This bot receives input from you, based on its knowlwedge of available bots, routes your requests to them and pipes the response back to you.

The problem with the current bot arms race is that we end up shifting the app fragmentation issue from the device home screen to the messaging app screen.

We bot enthusiasts love to claim that one of the advantages of using bots is that the user is already within the messaging app. But when you have lots of bots for different 'small' tasks then there is still a huge fragmentation as you switch context from the taxi bot to the pizza bot.

I shared some thoughts on the 'meta-bot' here: https://medium.com/@pelumi/chatbots-igniting-division-of-lab... it will be great to know your thoughts


Likewise, I would have to search the web a lot and multiple click my way to what I want.

This. And this is what I want from Siri, too. I find it funny that the Siri examples are always so stupid. "What's the weather in $MYCITY?" You know, clicking on the weather app is actually faster than this.

What I cannot do fast and what Siri is apparently incapable of doing yet, is something like chaining information:

"Where can I buy snow chains on the way to Lake Tahoe with the least detour from my current route?"

"Where is the next Starbucks along my route to Amsterdam?"

I hope this comes soon. This would be incredibly helpful.


This is what we are settled to build at https://snips.ai -- by understanding your personal knowledge graph with privacy in mind, we aim to create an AI which understands you without leaking data.

As we grow our product, we will include commands to chat with the AI when you want to express a complex task, or a semi-specified task ("I want to watch a movie tonight" / "What kind of movie?")


Have you tried Telegram bots with inline feature supported? It does exactly same thing you have described. (but not ordering pizza yet)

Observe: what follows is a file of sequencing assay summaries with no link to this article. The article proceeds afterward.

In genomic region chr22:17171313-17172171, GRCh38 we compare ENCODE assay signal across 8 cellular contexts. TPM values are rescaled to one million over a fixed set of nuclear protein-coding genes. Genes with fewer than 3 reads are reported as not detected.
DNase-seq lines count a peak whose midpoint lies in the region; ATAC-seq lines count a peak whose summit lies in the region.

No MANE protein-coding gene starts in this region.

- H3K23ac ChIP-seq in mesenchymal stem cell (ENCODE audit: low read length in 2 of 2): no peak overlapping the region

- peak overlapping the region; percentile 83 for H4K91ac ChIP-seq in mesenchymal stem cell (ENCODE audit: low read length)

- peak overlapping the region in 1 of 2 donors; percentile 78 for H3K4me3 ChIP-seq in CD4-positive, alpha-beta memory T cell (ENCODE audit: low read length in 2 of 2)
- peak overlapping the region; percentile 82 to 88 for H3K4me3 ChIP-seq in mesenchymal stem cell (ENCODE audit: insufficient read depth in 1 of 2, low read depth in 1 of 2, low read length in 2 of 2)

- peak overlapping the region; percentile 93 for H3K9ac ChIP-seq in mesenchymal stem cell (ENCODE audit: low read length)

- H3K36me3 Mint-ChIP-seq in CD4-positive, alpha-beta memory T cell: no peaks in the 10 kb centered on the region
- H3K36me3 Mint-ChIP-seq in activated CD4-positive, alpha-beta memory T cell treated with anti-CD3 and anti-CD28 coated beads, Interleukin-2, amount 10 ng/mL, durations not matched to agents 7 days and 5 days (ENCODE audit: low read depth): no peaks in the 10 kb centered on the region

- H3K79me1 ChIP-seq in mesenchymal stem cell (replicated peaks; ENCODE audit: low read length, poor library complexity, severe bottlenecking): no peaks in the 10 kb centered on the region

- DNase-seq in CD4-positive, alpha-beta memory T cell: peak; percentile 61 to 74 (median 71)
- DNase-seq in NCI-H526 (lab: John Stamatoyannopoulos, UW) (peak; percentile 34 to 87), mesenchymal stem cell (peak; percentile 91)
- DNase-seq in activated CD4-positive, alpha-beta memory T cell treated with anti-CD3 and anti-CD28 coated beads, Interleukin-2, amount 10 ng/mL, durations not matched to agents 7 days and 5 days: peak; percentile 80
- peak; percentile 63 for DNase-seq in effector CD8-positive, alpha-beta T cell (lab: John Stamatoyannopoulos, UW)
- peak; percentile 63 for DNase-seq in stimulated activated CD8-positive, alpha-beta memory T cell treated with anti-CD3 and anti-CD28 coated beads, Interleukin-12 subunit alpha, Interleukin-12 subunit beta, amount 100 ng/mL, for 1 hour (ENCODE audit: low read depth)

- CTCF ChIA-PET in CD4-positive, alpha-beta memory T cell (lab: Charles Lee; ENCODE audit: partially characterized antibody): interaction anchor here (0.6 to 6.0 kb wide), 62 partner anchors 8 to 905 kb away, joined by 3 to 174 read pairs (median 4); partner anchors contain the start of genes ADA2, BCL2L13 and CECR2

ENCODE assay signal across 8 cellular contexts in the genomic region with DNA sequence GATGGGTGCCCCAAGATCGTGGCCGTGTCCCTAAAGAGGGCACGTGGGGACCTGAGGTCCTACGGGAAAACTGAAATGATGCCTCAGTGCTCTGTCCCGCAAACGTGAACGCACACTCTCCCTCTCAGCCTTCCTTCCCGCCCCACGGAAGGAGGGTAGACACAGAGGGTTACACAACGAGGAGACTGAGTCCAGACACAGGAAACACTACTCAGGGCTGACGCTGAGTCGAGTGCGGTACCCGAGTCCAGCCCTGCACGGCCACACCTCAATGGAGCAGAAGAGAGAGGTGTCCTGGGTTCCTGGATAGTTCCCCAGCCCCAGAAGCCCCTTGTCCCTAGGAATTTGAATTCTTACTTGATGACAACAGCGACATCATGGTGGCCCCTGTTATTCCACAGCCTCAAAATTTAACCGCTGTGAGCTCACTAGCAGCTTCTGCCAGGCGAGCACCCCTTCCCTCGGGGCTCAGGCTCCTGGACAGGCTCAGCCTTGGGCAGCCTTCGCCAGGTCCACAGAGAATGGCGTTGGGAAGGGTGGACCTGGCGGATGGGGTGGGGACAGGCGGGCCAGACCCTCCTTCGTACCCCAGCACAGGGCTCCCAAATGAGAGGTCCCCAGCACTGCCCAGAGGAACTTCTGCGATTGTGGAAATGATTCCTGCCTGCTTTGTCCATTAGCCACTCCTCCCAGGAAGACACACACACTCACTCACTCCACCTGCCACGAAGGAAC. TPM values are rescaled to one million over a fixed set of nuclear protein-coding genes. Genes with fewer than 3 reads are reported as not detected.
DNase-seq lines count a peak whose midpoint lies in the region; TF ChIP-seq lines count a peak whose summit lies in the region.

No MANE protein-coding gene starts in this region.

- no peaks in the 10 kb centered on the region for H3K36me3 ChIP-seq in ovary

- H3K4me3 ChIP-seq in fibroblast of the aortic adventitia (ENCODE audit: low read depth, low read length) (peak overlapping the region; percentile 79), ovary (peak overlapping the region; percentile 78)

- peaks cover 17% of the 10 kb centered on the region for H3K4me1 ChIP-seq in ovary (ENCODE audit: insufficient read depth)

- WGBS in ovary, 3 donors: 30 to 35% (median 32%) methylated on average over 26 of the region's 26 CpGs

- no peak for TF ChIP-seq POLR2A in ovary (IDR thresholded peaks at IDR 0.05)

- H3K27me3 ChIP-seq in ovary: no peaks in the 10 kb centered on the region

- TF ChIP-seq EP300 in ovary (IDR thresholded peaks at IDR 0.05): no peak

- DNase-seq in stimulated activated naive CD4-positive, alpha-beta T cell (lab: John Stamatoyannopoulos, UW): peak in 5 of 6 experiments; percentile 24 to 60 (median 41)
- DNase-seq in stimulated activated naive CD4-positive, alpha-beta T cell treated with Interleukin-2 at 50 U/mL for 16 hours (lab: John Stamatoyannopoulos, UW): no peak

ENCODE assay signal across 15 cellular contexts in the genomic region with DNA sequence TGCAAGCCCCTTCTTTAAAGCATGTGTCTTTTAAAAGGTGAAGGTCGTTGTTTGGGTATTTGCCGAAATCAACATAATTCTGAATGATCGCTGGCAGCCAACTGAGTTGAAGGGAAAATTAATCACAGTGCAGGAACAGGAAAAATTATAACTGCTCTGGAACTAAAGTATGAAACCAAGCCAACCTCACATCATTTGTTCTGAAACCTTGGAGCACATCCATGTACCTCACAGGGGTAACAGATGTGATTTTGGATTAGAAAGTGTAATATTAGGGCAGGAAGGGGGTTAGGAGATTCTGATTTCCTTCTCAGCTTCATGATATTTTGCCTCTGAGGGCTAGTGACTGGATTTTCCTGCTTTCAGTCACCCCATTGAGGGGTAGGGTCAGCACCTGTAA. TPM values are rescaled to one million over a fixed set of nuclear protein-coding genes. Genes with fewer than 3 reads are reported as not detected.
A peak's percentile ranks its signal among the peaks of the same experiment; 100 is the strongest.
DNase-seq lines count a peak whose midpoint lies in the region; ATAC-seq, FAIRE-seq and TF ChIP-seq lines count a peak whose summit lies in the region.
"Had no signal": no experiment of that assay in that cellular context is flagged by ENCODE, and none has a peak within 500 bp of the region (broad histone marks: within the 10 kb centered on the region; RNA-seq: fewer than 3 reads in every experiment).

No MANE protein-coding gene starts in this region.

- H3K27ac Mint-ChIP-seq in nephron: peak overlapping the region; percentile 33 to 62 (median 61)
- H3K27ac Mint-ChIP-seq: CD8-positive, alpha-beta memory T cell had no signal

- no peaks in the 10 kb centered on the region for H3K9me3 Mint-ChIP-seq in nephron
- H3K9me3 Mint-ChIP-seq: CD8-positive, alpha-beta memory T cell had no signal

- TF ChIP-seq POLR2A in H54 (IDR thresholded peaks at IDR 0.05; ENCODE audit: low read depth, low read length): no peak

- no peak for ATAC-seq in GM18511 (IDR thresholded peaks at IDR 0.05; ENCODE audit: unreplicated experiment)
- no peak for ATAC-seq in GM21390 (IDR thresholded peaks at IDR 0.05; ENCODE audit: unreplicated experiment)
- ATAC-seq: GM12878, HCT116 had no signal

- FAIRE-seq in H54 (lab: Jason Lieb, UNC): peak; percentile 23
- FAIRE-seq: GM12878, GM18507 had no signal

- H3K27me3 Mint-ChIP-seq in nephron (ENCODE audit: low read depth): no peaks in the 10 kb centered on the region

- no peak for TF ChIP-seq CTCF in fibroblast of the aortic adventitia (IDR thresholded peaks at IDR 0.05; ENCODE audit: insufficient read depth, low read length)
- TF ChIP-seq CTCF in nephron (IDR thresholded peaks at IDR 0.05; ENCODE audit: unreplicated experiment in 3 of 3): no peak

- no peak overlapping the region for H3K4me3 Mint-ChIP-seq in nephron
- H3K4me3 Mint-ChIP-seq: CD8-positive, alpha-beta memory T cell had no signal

At any one-o-one chat or group chat type:

@gif happy minions -> shows gifs

@youtube js talk -> find relevant videos and select one to send to chat

and so on


So you still have to name the bot you want, vs the system figuring out which bot(s) are able to handle your request, which the parent post seems to suggest.


> My ideal interaction:

Gosh are your standards low. Can you really not think of something better?

> 1. Open Facebook Messenger

That's one too many step. Also why Facebook?

> 2. me: I want a veggie pizza with Jalapeno topping

How did you decide that you wanted that? What if there was something else you could eat, like left-over or a new dish from some other restaurant? Are you sure you should be eating pizza, considering you should fast before tomorrow's blood tests? The friend that's coming over to eat with you is lactose intolerant, didn't you know?

> 3. @megabot --> @pizza_bot: "Ordering an Jalapeno pizza: Choose the brands from below a) Papa Johns b) Dominos c) Pizzahut"

I'm confused. Why only these 3 brands? What about "Tony's Pizzeria"? Why is Domino's in the suggestion, considering you didn't like their pizza last time you ordered?

> 4. me: Papa Johns

But you have a 50% off coupon for Pizza Hut that expires in 2 days!

> 6. me: 1 garlic dip + Pepsi 500 ml

How did you know they have that? You already have Pepsi in your fridge.

> 7. @megabot --> @pizza_bot: "Your order will be ready and will be delivered to the address. Please confirm"

How does he know where or when you want this pizza delivered?

> 9. me: I want to go to downtown.

What do you mean downtown? Surely, you're looking to go to some specific place. It is not usual to do downtown without a more specific motivation.

> 10. @megabot --> @taxi_bot: Shows map. Enter starting Location.